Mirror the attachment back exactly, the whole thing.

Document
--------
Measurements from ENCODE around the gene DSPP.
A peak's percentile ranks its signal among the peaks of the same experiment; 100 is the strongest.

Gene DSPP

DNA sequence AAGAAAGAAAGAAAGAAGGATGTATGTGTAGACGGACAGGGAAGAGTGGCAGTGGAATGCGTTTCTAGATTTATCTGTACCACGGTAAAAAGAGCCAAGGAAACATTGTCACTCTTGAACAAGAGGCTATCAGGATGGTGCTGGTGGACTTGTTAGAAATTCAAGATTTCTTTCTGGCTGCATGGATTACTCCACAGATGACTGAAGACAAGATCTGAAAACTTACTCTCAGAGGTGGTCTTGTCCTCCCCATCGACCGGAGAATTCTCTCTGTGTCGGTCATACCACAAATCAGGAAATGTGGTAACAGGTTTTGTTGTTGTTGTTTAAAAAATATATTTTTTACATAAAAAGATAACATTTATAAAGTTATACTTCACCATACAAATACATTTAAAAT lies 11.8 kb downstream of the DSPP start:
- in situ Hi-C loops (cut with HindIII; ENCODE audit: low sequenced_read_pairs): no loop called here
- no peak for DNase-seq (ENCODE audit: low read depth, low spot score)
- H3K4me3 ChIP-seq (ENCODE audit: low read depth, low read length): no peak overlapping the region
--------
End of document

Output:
Measurements from ENCODE around the gene DSPP.
A peak's percentile ranks its signal among the peaks of the same experiment; 100 is the strongest.

Gene DSPP

DNA sequence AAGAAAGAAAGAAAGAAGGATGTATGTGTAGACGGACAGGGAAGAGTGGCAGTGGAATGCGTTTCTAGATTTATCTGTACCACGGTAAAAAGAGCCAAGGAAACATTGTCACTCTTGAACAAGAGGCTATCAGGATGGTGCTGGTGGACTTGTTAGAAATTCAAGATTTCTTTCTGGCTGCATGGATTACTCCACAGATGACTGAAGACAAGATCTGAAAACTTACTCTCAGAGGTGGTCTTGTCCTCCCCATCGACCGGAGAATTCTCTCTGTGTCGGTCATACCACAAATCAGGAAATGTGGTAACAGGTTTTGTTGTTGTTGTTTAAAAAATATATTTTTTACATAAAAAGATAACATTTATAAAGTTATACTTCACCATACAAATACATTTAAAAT lies 11.8 kb downstream of the DSPP start:
- in situ Hi-C loops (cut with HindIII; ENCODE audit: low sequenced_read_pairs): no loop called here
- no peak for DNase-seq (ENCODE audit: low read depth, low spot score)
- H3K4me3 ChIP-seq (ENCODE audit: low read depth, low read length): no peak overlapping the region